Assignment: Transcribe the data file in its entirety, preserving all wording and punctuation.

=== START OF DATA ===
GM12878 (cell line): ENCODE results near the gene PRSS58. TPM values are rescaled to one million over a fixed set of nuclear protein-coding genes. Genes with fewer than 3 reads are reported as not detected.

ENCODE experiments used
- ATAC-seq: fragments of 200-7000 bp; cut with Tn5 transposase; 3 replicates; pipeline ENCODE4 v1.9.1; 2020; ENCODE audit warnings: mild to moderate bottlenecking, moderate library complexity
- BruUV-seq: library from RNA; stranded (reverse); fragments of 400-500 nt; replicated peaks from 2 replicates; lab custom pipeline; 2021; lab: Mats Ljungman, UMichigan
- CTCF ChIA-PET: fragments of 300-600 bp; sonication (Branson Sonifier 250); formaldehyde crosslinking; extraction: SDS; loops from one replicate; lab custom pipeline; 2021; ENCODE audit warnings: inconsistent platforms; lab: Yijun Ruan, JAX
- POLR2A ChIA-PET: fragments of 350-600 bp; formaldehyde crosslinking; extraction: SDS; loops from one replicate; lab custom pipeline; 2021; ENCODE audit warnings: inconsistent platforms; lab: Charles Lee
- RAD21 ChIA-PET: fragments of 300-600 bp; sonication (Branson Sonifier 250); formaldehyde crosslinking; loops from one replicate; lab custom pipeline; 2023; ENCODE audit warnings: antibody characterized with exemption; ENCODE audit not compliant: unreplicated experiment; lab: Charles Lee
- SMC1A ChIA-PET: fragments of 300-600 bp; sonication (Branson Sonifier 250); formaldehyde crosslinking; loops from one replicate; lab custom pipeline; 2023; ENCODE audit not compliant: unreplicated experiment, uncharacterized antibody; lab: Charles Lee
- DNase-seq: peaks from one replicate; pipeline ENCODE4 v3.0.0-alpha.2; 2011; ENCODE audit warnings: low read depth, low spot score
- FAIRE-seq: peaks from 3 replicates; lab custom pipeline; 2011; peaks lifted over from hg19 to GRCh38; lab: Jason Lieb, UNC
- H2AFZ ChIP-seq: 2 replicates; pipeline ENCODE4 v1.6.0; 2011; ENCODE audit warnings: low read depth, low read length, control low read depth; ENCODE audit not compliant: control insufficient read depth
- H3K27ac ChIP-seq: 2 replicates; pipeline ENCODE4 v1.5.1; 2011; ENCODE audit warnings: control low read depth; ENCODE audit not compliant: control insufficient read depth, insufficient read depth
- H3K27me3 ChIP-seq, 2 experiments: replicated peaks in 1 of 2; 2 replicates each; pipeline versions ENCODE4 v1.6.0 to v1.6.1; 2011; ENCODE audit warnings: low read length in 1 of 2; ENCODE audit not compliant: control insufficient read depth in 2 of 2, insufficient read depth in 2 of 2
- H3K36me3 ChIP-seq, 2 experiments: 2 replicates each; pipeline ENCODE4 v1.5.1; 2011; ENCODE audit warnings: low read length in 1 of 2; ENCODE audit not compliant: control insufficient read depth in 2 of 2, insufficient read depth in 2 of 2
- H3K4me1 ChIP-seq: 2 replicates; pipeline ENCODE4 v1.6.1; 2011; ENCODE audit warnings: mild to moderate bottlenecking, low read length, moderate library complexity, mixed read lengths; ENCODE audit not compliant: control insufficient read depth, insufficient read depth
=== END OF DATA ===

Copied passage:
GM12878 (cell line): ENCODE results near the gene PRSS58. TPM values are rescaled to one million over a fixed set of nuclear protein-coding genes. Genes with fewer than 3 reads are reported as not detected.

ENCODE experiments used
- ATAC-seq: fragments of 200-7000 bp; cut with Tn5 transposase; 3 replicates; pipeline ENCODE4 v1.9.1; 2020; ENCODE audit warnings: mild to moderate bottlenecking, moderate library complexity
- BruUV-seq: library from RNA; stranded (reverse); fragments of 400-500 nt; replicated peaks from 2 replicates; lab custom pipeline; 2021; lab: Mats Ljungman, UMichigan
- CTCF ChIA-PET: fragments of 300-600 bp; sonication (Branson Sonifier 250); formaldehyde crosslinking; extraction: SDS; loops from one replicate; lab custom pipeline; 2021; ENCODE audit warnings: inconsistent platforms; lab: Yijun Ruan, JAX
- POLR2A ChIA-PET: fragments of 350-600 bp; formaldehyde crosslinking; extraction: SDS; loops from one replicate; lab custom pipeline; 2021; ENCODE audit warnings: inconsistent platforms; lab: Charles Lee
- RAD21 ChIA-PET: fragments of 300-600 bp; sonication (Branson Sonifier 250); formaldehyde crosslinking; loops from one replicate; lab custom pipeline; 2023; ENCODE audit warnings: antibody characterized with exemption; ENCODE audit not compliant: unreplicated experiment; lab: Charles Lee
- SMC1A ChIA-PET: fragments of 300-600 bp; sonication (Branson Sonifier 250); formaldehyde crosslinking; loops from one replicate; lab custom pipeline; 2023; ENCODE audit not compliant: unreplicated experiment, uncharacterized antibody; lab: Charles Lee
- DNase-seq: peaks from one replicate; pipeline ENCODE4 v3.0.0-alpha.2; 2011; ENCODE audit warnings: low read depth, low spot score
- FAIRE-seq: peaks from 3 replicates; lab custom pipeline; 2011; peaks lifted over from hg19 to GRCh38; lab: Jason Lieb, UNC
- H2AFZ ChIP-seq: 2 replicates; pipeline ENCODE4 v1.6.0; 2011; ENCODE audit warnings: low read depth, low read length, control low read depth; ENCODE audit not compliant: control insufficient read depth
- H3K27ac ChIP-seq: 2 replicates; pipeline ENCODE4 v1.5.1; 2011; ENCODE audit warnings: control low read depth; ENCODE audit not compliant: control insufficient read depth, insufficient read depth
- H3K27me3 ChIP-seq, 2 experiments: replicated peaks in 1 of 2; 2 replicates each; pipeline versions ENCODE4 v1.6.0 to v1.6.1; 2011; ENCODE audit warnings: low read length in 1 of 2; ENCODE audit not compliant: control insufficient read depth in 2 of 2, insufficient read depth in 2 of 2
- H3K36me3 ChIP-seq, 2 experiments: 2 replicates each; pipeline ENCODE4 v1.5.1; 2011; ENCODE audit warnings: low read length in 1 of 2; ENCODE audit not compliant: control insufficient read depth in 2 of 2, insufficient read depth in 2 of 2
- H3K4me1 ChIP-seq: 2 replicates; pipeline ENCODE4 v1.6.1; 2011; ENCODE audit warnings: mild to moderate bottlenecking, low read length, moderate library complexity, mixed read lengths; ENCODE audit not compliant: control insufficient read depth, insufficient read depth